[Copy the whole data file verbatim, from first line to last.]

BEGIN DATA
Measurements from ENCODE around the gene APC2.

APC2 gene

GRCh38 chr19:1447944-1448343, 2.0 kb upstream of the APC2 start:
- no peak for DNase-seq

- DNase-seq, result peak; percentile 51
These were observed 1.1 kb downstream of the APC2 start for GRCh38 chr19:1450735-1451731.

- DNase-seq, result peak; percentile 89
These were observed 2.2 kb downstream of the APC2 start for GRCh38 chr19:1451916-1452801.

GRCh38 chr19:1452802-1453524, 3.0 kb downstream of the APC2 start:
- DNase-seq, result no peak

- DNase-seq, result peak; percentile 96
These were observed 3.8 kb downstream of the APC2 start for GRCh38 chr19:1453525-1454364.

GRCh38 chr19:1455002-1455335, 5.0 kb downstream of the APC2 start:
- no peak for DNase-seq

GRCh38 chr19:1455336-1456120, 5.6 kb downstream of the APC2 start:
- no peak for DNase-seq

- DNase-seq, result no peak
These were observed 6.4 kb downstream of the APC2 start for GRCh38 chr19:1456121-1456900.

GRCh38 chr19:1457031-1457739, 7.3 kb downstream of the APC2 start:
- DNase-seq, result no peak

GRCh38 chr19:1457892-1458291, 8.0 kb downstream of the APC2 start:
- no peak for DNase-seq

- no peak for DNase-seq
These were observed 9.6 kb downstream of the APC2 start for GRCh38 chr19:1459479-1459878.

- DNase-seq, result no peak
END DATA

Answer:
Measurements from ENCODE around the gene APC2.

APC2 gene

GRCh38 chr19:1447944-1448343, 2.0 kb upstream of the APC2 start:
- no peak for DNase-seq

- DNase-seq, result peak; percentile 51
These were observed 1.1 kb downstream of the APC2 start for GRCh38 chr19:1450735-1451731.

- DNase-seq, result peak; percentile 89
These were observed 2.2 kb downstream of the APC2 start for GRCh38 chr19:1451916-1452801.

GRCh38 chr19:1452802-1453524, 3.0 kb downstream of the APC2 start:
- DNase-seq, result no peak

- DNase-seq, result peak; percentile 96
These were observed 3.8 kb downstream of the APC2 start for GRCh38 chr19:1453525-1454364.

GRCh38 chr19:1455002-1455335, 5.0 kb downstream of the APC2 start:
- no peak for DNase-seq

GRCh38 chr19:1455336-1456120, 5.6 kb downstream of the APC2 start:
- no peak for DNase-seq

- DNase-seq, result no peak
These were observed 6.4 kb downstream of the APC2 start for GRCh38 chr19:1456121-1456900.

GRCh38 chr19:1457031-1457739, 7.3 kb downstream of the APC2 start:
- DNase-seq, result no peak

GRCh38 chr19:1457892-1458291, 8.0 kb downstream of the APC2 start:
- no peak for DNase-seq

- no peak for DNase-seq
These were observed 9.6 kb downstream of the APC2 start for GRCh38 chr19:1459479-1459878.

- DNase-seq, result no peak